After high school, my struggles continued. I went to the local community college, but because I was so ill and I had such serious substance abuse issues, I never did very well in my classes. But one class I did enjoy was Drama, though the truth is that I had basically zero acting talent. But Mr. Kinney found a small role for me to play in “Candide”, and I remember really enjoying it. I made several friends in that class, including Mike. He was a devout Christian, and he frequently tried to share his faith with me. I had been raised United Methodist and while I was in high school I had some good religious conversations with my Baptist neighbors, but by the time I was in college I had lost all interest in religion. I didn’t want to hear it. But Mike was persistent and he showed me a lot of kindness over the course of the months we were together in drama class, so he finally got me out to his car one day to read some Bible verses. As I was reading Hebrews 4:12, I felt something stir inside of me, and I thought “maybe there is something to this Jesus shit”. 🙂 I prayed to receive Jesus as my Savior in Mike’s car that day. Needless to say, he was thrilled, and not long after that I found myself in Brazoria attending a free showing of the “Jesus Film” that was being put on by the local Baptist church. I was 19 years old, and I didn’t realize at the time that my emotions were being skilfully manipulated by religious propaganda. By the time that movie was over, I was deeply moved, and I knew that I wanted what this Jesus had to offer. Even though I had prayed to receive Christ days before with Mike, I prayed again just to be sure. I wanted to KNOW that I was saved! 🙂 And so began my Christian religious journey, which lasted for 15 years. I threw myself into my new-found faith with all of the energy and enthusiasm that a 19-year old could muster. I quit drinking and I quit using drugs, and with Mike’s help and guidance I was rapidly transformed from a troubled teenage party animal into a very religious Christian fundamentalist. I was so dedicated to my new faith that I ditched the awesome 80’s Rock that was usually blasting from my stereo for much mellower religious music. I discovered Sandi Patti, Twila Paris, Amy Grant, Michael W. Smith, and especially Keith Green. I loved Keith’s music, and I loved his total commitment to his faith. I wanted so badly to see him in concert, and when Mike informed me that Keith had died in a plane crash in 1982, I was devastated.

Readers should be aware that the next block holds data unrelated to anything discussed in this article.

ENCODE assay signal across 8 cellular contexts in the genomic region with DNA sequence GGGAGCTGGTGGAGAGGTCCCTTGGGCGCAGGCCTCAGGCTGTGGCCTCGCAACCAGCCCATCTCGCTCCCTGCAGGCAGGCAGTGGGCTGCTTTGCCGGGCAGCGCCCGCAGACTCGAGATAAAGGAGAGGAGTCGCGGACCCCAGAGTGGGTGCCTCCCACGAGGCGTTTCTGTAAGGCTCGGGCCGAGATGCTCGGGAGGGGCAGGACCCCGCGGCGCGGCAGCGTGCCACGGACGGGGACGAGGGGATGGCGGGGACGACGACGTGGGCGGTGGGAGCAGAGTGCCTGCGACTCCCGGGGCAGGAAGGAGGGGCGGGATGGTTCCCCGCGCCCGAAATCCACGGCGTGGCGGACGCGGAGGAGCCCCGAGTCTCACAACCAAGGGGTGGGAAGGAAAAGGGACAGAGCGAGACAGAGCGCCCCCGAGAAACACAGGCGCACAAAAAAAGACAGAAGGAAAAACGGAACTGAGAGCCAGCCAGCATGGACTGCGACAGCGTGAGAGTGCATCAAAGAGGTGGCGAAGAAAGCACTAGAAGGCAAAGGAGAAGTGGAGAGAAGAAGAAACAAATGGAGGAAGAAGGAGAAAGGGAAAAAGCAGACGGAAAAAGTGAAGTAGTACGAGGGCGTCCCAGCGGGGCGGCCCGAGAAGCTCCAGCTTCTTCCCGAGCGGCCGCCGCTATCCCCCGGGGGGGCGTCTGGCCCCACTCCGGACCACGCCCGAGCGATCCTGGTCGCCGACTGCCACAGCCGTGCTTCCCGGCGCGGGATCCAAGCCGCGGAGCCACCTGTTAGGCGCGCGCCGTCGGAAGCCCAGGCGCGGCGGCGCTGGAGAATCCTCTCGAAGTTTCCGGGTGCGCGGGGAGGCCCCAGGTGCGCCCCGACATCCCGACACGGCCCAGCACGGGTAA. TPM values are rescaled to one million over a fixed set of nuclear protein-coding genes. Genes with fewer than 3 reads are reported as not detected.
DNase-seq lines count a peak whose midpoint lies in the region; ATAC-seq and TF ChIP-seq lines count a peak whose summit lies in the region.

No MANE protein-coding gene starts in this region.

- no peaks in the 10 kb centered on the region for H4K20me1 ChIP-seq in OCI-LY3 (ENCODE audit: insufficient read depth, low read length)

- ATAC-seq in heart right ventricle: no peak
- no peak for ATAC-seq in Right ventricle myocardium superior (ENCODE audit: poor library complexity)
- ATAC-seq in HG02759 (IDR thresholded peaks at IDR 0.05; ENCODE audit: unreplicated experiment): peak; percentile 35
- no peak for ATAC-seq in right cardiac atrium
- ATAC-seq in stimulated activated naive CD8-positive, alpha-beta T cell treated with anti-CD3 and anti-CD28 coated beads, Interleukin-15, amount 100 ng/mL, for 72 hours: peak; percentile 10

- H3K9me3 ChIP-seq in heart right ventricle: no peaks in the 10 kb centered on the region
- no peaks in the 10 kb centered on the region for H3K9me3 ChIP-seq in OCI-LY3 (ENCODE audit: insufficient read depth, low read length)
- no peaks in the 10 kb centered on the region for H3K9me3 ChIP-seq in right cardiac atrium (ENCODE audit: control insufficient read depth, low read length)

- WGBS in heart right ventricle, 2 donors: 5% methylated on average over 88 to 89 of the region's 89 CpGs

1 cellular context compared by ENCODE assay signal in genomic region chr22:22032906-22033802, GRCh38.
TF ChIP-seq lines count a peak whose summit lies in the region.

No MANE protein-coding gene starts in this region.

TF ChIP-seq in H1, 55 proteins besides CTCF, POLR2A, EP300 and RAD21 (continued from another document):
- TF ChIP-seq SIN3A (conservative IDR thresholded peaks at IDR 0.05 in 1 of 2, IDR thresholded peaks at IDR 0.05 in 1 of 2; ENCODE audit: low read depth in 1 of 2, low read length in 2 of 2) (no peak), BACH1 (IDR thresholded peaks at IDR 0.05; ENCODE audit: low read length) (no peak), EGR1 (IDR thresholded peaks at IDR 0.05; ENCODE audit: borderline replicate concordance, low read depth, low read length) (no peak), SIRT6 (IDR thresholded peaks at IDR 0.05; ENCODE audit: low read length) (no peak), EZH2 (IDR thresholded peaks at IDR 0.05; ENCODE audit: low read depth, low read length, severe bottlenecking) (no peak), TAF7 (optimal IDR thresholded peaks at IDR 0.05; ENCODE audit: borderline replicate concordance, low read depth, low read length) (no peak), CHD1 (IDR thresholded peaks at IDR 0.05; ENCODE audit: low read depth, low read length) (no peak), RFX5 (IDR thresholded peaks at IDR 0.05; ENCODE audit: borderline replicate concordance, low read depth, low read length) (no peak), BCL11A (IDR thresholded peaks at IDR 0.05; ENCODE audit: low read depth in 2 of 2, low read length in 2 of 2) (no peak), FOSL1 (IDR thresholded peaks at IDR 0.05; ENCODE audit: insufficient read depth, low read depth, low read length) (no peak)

My mother arranged for me to go to East Texas Baptist University, and I arrived there for the Fall semester of 1985. I was so excited and I was so looking forward to attending school with fellow Christians. But as devout as my faith was at the time, I did have doubts that I was struggling with. When I went to this school, I was expecting a very religious, church-like atmosphere. What I found instead was a college full of average young people who happened to be nominally religious. I had a great time at that school. I made friends, and I enjoyed participating in the clown ministry and attending Christian concerts across the border in Louisiana. I saw many of the Christian stars of the time, including Mylon LeFevre & Broken Heart. I loved their music, and after one of their concerts, I went backstage for prayer. While I was back there, I got to meet Mylon and shake his hand! I said something like, “That was fun!”, and he said, “Yeah, it was!” I got to meet one of my Christian Rock idols, briefly though it was, and it was awesome! 🙂